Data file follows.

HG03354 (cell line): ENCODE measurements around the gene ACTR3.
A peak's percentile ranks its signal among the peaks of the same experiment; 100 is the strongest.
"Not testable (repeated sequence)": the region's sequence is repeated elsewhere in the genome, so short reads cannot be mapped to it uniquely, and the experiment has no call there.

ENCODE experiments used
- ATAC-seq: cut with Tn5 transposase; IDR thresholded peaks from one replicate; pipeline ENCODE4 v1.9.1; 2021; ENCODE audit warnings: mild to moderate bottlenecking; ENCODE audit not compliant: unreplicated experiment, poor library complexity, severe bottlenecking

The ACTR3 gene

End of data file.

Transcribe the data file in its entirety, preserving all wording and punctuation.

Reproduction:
HG03354 (cell line): ENCODE measurements around the gene ACTR3.
A peak's percentile ranks its signal among the peaks of the same experiment; 100 is the strongest.
"Not testable (repeated sequence)": the region's sequence is repeated elsewhere in the genome, so short reads cannot be mapped to it uniquely, and the experiment has no call there.

ENCODE experiments used
- ATAC-seq: cut with Tn5 transposase; IDR thresholded peaks from one replicate; pipeline ENCODE4 v1.9.1; 2021; ENCODE audit warnings: mild to moderate bottlenecking; ENCODE audit not compliant: unreplicated experiment, poor library complexity, severe bottlenecking

The ACTR3 gene